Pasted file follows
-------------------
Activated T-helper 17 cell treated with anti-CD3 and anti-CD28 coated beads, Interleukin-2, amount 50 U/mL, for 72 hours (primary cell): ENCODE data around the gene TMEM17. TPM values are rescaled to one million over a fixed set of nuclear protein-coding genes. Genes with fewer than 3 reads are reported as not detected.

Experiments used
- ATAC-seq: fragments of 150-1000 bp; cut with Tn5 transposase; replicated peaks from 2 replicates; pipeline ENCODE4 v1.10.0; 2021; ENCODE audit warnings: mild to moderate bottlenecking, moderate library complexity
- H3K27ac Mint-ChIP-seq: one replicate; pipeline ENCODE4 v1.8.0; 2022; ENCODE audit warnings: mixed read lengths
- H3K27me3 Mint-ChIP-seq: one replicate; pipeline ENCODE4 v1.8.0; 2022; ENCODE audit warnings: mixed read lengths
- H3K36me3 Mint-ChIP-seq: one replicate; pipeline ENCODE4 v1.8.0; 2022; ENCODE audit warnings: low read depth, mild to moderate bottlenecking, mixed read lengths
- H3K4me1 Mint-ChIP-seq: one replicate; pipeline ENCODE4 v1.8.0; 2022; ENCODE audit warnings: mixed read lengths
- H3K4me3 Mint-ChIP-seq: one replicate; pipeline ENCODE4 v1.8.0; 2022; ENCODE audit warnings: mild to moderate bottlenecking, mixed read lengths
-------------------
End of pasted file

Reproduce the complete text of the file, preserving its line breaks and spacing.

Activated T-helper 17 cell treated with anti-CD3 and anti-CD28 coated beads, Interleukin-2, amount 50 U/mL, for 72 hours (primary cell): ENCODE data around the gene TMEM17. TPM values are rescaled to one million over a fixed set of nuclear protein-coding genes. Genes with fewer than 3 reads are reported as not detected.

Experiments used
- ATAC-seq: fragments of 150-1000 bp; cut with Tn5 transposase; replicated peaks from 2 replicates; pipeline ENCODE4 v1.10.0; 2021; ENCODE audit warnings: mild to moderate bottlenecking, moderate library complexity
- H3K27ac Mint-ChIP-seq: one replicate; pipeline ENCODE4 v1.8.0; 2022; ENCODE audit warnings: mixed read lengths
- H3K27me3 Mint-ChIP-seq: one replicate; pipeline ENCODE4 v1.8.0; 2022; ENCODE audit warnings: mixed read lengths
- H3K36me3 Mint-ChIP-seq: one replicate; pipeline ENCODE4 v1.8.0; 2022; ENCODE audit warnings: low read depth, mild to moderate bottlenecking, mixed read lengths
- H3K4me1 Mint-ChIP-seq: one replicate; pipeline ENCODE4 v1.8.0; 2022; ENCODE audit warnings: mixed read lengths
- H3K4me3 Mint-ChIP-seq: one replicate; pipeline ENCODE4 v1.8.0; 2022; ENCODE audit warnings: mild to moderate bottlenecking, mixed read lengths